May 18, 2016 report
Testing proves giant eyes of net-casting spider help with nocturnal foraging
Many visitors to Florida have been alarmed by the sight of a small spider with humongous eyes—the net casting spider, so named because of the unusual shape of the webs it creates—fortunately, the spiders are harmless to humans. Interestingly, until now, no one has gone to the trouble of actual testing the spiders to fully understand why they have such big eyes—the largest proportionally, for any arachnid.
To prove the theory that the big eyes evolved to help with night foraging, the researchers started by video-taping several of them as they went about their activities in their natural environment. Then, they captured some samples and applied dental silicone over the single pair of big eyes (net-casters, like other spiders have eight eyes altogether, the others eyes are much smaller) temporarily blinding those eyes. The research pair then recorded the activities of the spiders as they tried to survive without benefit of their huge eyes.
In studying the results, the researchers found that the blinded spiders were much weaker hunters when their big eyes were covered. Removing the eye covers allowed the spiders to regain their former skill levels.
In a second test, the researchers conducted a similar experiment, except they did it in a controlled environment in their lab. In studying the results, the researchers found almost identical results.
The research pair suggest their study shows that net-casting spiders use their huge eyes to hunt walking prey at night; they allow for catching prey in near dark conditions—prey which is very often much larger than they would catch with their net only. They noted also that the partially blinded spiders were just as adept at dealing with prey that was caught in the web, which adds more credence to the idea that the evolution of the large eyes, was strictly to allow the spider to catch larger prey while hunting during the nighttime—which the researchers also note, is a much safer time to hunt as there are far fewer predators out looking to eat them.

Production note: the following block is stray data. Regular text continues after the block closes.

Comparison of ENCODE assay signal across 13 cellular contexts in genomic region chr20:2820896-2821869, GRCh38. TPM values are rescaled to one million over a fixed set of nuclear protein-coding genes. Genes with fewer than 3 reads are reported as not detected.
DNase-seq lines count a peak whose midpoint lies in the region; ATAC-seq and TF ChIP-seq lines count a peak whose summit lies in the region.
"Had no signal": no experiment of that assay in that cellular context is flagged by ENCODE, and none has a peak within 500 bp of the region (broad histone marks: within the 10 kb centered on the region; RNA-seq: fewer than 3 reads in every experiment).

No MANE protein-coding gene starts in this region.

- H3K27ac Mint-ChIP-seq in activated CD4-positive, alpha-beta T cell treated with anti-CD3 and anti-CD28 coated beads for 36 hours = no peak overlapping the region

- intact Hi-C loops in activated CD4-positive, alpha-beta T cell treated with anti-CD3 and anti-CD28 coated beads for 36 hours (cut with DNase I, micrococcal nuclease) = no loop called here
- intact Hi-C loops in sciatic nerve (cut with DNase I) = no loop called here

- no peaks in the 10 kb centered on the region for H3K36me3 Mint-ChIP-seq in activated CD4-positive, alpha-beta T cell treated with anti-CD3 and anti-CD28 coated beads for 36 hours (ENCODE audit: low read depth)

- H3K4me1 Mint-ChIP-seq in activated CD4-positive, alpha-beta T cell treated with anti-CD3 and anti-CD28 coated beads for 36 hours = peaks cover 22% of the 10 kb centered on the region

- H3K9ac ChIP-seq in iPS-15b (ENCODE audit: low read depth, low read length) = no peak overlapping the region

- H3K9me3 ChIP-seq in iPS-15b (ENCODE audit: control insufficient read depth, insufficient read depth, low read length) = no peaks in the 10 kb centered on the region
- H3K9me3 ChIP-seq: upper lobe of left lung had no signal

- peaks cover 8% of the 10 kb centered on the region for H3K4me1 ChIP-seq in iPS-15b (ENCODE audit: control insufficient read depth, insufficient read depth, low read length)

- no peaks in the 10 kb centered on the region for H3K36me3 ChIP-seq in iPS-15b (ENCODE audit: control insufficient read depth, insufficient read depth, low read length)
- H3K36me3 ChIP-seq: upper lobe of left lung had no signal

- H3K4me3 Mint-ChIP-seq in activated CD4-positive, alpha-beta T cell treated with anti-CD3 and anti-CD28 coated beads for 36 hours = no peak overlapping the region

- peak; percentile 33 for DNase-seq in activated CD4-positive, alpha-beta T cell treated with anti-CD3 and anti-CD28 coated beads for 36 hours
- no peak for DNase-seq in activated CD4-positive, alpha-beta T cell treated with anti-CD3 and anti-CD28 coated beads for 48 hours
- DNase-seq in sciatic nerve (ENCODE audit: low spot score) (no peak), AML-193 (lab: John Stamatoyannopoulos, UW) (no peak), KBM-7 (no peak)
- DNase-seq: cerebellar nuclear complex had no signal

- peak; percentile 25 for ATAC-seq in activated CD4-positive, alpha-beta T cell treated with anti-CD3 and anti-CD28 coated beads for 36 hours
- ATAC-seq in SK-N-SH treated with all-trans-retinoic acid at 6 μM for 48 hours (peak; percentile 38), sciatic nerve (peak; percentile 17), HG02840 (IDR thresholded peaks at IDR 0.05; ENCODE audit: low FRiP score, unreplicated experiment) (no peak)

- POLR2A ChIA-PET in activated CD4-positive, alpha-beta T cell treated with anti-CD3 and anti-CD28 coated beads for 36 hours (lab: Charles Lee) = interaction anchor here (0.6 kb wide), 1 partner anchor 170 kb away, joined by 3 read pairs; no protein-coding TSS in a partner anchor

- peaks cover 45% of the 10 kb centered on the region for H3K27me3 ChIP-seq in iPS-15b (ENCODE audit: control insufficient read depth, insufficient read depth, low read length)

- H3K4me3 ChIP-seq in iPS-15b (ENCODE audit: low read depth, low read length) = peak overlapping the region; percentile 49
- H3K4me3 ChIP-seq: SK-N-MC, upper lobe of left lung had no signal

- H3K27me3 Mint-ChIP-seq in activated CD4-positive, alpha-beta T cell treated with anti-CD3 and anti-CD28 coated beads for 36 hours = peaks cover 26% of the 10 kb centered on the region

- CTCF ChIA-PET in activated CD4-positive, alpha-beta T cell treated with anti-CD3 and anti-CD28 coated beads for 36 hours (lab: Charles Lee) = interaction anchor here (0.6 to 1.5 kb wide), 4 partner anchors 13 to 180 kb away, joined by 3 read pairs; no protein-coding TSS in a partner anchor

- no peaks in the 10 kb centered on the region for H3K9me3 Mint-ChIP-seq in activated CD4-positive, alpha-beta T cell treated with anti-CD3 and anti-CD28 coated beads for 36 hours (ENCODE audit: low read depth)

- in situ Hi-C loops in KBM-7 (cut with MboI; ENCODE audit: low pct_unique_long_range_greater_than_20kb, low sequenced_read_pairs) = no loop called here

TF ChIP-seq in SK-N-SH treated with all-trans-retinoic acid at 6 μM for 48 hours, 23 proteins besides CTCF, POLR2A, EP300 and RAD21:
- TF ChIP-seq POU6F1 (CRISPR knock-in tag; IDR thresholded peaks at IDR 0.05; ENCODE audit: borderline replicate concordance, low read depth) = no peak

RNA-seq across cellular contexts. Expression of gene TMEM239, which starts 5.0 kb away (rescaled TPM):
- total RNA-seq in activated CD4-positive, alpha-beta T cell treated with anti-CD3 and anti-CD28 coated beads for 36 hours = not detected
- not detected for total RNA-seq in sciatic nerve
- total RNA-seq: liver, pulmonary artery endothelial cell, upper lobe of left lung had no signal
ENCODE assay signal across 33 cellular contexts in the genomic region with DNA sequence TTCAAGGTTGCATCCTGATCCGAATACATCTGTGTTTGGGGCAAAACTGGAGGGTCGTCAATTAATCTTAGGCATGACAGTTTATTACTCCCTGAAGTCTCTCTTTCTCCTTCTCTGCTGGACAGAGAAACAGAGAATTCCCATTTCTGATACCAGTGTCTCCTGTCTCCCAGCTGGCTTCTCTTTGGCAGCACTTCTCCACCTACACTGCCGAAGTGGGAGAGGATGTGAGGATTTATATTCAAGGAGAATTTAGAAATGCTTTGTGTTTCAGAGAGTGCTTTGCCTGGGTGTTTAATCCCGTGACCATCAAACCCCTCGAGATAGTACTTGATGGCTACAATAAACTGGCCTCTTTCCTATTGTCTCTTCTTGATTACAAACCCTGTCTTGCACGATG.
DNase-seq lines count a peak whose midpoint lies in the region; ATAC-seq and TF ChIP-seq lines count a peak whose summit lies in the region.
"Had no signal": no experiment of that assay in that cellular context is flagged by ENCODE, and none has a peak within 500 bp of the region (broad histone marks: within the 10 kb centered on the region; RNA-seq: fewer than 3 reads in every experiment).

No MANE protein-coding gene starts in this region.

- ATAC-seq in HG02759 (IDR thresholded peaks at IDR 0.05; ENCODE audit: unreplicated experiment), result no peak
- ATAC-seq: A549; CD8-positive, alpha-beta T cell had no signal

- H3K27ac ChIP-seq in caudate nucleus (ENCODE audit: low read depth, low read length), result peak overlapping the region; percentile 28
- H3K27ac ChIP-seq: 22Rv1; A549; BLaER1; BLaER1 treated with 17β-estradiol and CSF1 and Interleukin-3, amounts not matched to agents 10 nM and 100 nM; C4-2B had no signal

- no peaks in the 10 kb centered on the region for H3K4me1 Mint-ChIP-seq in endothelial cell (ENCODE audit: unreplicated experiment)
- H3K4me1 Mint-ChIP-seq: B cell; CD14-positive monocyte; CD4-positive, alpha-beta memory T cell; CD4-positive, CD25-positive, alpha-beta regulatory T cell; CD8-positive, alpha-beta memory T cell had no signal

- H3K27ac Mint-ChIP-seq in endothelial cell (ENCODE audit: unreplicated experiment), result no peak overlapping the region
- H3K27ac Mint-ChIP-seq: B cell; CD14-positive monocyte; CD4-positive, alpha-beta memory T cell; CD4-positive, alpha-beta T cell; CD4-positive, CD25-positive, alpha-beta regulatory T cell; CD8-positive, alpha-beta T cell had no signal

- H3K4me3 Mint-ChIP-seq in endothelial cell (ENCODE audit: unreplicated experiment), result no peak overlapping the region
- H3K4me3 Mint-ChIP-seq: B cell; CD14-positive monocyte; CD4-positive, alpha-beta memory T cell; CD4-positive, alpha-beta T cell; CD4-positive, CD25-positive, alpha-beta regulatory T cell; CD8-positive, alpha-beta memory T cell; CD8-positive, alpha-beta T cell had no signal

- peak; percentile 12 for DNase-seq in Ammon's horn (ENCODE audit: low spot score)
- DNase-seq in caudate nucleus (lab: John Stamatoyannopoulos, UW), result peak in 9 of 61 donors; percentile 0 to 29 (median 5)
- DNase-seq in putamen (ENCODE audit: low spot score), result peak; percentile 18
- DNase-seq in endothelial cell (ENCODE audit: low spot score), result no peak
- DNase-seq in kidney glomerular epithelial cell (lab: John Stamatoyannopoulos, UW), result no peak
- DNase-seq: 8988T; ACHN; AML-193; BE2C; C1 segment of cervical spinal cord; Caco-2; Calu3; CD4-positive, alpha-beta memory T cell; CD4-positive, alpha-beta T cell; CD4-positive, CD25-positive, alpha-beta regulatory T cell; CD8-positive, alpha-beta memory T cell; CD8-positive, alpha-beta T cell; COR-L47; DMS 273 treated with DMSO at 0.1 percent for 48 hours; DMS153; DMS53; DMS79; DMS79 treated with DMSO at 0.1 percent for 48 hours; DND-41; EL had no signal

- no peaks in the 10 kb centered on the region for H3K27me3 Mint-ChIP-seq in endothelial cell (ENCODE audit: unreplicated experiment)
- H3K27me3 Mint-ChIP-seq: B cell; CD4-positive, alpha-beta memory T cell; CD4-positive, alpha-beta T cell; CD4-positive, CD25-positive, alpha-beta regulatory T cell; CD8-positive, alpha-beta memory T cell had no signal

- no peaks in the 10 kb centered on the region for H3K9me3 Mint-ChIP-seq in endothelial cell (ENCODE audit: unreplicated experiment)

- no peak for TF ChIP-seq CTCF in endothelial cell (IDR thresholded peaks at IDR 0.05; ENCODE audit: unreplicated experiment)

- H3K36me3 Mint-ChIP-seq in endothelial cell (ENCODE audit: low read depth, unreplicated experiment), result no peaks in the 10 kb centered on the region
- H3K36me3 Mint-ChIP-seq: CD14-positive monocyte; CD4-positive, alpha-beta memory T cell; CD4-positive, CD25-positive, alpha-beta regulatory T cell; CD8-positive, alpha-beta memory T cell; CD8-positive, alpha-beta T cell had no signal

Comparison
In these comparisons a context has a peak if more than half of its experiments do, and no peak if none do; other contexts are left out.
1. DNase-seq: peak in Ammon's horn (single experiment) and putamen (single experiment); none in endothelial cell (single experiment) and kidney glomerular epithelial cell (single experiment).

Animals that possess extreme sensory structures are predicted to have a related extreme behavioural function. This study focuses on one such extreme sensory structure—the posterior median eyes of the net-casting spider Deinopis spinosa. Although past research has implicated the importance of vision in the nocturnal foraging habits of Deinopis, no direct link between vision in the enlarged eyes and nocturnal foraging has yet been made. To directly test the hypothesis that the enlarged posterior median eyes facilitate visually based nocturnal prey capture, we conducted repeated-measures, visual occlusion trials in both natural and laboratory settings. Our results indicate that D. spinosa relies heavily on visual cues detected by the posterior median eyes to capture cursorial prey items. We suggest that the enlarged posterior median eyes benefit D. spinosa not only through increased diet breadth, but also by allowing spiders to remain active solely at night, thus evading predation by diurnal animals.
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